The year 2020 has been tough for everyone, and there are people in need throughout the Camas community. The long-lasting tradition of Stuff the Bus, coordinated by Camas High School’s Associated Student Body, is continuing this year, despite the complications caused by the COVID-19 pandemic.
On Wednesday, December 9th, students and community members drove through the CHS parking lot and dropped off their donations. Mask-wearing and socially distanced CHS students and staff greeted them and unloaded the food from the givers’ cars.
Event organizers made several changes to the typical Stuff the Bus event due to health safety guidelines. Instead of doing class competitions or competing against neighboring Washougal High School, CHS is just trying to raise as much food as possible for local communities.
The Camas School District, working with the Washougal School District, and the Camas-Washougal Business Alliance coordinate this event.
CHS Associate Principal Tim Fox said, “We’ve also never done a drive-up drop-off before. In ‘normal’ Stuff the Bus years, we do one big loading and unloading of buses at various locations in Camas and Washougal. And we use all 40-50 of our ASB/Leadership students (as well as Washougal’s) to accomplish that. This year, due to Covid regulations and the challenge of having so many people gather, we’ve opted for weekly pickups and drop-offs that require fewer people to be in contact with each other. ”
In spite of the challenges and limitations, Fox said, “We’ve gotten more food during this time than we did last year, just as Camas High School. That part we’ll definitely keep.”
CHS ASB Officer and Senior Carter Koranda said, “We are missing out on the school announcements; it used to be really easy when your teachers would encourage you to bring in food, and we would have class competitions.”
CHS chemistry and ASB teacher Charlotte Waters likes the less competitive aspect of the event this year.
“It’s so different. We’re not competing, we took the whole competition part out, which I think is great because I like the idea of giving to give, not giving to get something,” she said.
People who showed up to donate followed a specific route to prevent traffic backup and keep things flowing.
To ensure everyone’s safety, the people donating were not able to leave their cars. Instead, they opened their trunks and let ASB officers of staff members take out the food.
CHS Junior Kevin Klave said, “The overall process was pretty seamless. There weren’t many other cars when I was there so I was able to pull up, roll down my window, and have a volunteer take my food super easily.”
Students and staff did not know what to expect for the turnout this year, but as the day progressed many were able to see the community come out and support the cause.
ASB Officer and CHS Senior Mark Harimoto said, “It has been pretty good, surprisingly really good. It is just good to see a bunch of faces, that I haven’t seen in a while.”
Koranda added, “I would say better than what was expected for sure, especially with everything going on. It is nice to see people going out of their way to drop off food for a good cause.”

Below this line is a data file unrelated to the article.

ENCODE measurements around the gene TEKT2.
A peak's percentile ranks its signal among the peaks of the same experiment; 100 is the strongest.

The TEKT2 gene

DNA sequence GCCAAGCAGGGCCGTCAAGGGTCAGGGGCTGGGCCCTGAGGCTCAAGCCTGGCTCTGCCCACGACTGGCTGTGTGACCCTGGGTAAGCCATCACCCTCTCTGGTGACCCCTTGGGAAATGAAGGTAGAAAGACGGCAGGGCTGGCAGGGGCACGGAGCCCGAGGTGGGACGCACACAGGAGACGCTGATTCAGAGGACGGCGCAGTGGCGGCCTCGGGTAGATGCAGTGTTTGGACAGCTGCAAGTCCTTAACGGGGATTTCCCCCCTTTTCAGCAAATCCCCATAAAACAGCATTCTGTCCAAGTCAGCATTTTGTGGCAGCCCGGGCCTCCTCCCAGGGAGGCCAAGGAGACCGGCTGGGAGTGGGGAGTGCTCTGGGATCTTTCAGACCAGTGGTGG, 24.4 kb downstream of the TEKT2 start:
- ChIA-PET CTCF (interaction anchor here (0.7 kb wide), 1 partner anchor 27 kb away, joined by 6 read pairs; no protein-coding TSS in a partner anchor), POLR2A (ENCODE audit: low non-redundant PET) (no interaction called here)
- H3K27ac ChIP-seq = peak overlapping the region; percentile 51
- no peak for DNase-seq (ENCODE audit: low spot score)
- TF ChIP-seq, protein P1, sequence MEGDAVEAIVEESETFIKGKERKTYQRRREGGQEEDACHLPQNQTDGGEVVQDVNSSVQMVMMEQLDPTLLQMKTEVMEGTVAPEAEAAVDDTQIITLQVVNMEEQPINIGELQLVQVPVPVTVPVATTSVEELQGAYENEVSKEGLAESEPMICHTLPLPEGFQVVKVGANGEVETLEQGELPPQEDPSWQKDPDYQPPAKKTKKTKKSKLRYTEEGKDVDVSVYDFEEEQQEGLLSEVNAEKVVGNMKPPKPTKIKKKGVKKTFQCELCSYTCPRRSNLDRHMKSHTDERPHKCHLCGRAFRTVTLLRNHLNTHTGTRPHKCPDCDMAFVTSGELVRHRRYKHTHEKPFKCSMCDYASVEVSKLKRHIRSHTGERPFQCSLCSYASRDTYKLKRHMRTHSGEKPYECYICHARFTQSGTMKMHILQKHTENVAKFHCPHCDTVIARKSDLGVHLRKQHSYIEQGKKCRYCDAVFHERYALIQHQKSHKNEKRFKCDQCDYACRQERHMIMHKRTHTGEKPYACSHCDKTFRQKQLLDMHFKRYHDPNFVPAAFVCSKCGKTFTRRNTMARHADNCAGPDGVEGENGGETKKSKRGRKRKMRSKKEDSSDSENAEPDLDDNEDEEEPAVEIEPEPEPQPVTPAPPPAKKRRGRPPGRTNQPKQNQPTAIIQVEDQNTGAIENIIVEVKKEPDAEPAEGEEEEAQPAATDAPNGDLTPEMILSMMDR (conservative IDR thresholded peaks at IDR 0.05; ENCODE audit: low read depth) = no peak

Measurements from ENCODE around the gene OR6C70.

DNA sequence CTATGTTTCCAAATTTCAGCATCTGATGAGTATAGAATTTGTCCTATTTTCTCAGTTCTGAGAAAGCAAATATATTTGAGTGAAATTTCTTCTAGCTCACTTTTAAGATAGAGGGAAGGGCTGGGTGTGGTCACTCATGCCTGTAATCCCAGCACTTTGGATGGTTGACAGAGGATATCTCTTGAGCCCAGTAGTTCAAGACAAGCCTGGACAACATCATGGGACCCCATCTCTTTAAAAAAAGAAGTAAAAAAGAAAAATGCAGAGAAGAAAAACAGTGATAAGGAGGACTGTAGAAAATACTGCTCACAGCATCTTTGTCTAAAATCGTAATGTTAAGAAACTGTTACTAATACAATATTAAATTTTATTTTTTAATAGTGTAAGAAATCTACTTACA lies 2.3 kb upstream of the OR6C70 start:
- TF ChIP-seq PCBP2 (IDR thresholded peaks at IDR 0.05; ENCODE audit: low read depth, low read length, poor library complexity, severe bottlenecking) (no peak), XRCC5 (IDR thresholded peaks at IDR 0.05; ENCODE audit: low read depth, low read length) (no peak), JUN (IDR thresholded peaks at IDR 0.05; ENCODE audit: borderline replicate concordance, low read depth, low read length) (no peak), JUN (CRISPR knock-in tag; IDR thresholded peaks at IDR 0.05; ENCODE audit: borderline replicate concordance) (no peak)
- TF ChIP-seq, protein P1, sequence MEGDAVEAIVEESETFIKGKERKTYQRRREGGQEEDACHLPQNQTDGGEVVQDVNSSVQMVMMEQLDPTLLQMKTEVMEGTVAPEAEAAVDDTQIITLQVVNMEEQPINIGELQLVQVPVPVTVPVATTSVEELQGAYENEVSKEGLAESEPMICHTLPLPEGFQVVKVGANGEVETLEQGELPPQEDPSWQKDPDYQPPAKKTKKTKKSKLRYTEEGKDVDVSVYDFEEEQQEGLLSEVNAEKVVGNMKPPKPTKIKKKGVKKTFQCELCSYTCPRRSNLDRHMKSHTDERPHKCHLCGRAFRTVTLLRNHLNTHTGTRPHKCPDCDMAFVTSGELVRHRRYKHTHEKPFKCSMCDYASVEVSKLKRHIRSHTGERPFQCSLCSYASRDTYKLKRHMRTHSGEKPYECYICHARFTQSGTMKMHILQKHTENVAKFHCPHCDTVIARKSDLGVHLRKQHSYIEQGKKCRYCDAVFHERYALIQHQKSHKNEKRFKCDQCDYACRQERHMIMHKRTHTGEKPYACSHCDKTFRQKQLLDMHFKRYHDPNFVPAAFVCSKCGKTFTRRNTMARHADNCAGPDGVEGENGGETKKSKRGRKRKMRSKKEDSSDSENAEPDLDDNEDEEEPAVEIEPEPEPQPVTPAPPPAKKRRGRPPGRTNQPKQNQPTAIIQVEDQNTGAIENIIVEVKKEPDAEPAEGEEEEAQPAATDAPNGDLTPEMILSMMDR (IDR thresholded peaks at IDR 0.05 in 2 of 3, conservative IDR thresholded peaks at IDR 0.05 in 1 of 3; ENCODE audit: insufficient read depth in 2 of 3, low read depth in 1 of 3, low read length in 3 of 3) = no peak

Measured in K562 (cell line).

Fox said, “Obviously, right now I don’t know what situations a lot of families are dealing with, but you see things in the news and you read about people who are struggling. Lots of people have lost jobs or lost some form of income. If we can help supplement some of that through this process, then that’s our hope every year.”
Waters added, “In a normal year people really need this food, and then this year there’s an even bigger need that we’re not aware of completely yet. The longer the pandemic goes on and the more job loss, this impacts people financially, the more we’re going to need.”
She mentioned that ASB might put together another Stuff the Bus type event later on in March as the need in the community is better understood.
“We don’t want anybody to go hungry. All those things that are necessities, we are going to make sure people have,” Waters said.
CHS staff reflected on the importance of the event and how they hope the donations help those in need.
CHS math teacher Lori Leighton said, “I think maybe in the spirit of what’s been going on for months, hopefully realizing that we are in fact a community and we should be focusing on the good and coming together for good things.”
“Well like everyone knows, it is tough times for everyone. If we can help any family I think it would be great,” CHS Principal Tom Morris added.
In addition, CHS students expressed their thoughts about the importance of the donations.
“I like to see volunteers impact people’s lives, even when they don’t see it themselves. A lot of people don’t even know what’s going on in our community,” Harimoto said.
Klave added, “I hope that my donation can help those who have had their lives majority disrupted by the pandemic. I recognize how fortunate I am to not have been severely impacted by this pandemic and I wanted to help those who have.”
Fox said that there was a great turnout for the event and that ASB did a good job with advertising.
He said, “We’ve done really well this year. The fire station actually can’t take any more food. Hopefully, we can create a surplus of food so that we can spread it out in our community even more.”
The food is donated to the CAROL Program and Children’s Home Society.
On Friday, December 11th, ASB officers will go to the shelter, drop off, and unload all the food from the bus.
Leighton said, “If you have anything to give, then it’s only going to help. These are our neighbors and the people we interact with. We need to care about each other. We pass each other in the grocery store, on the street, this is a community. We have to remember to keep that bond strong.”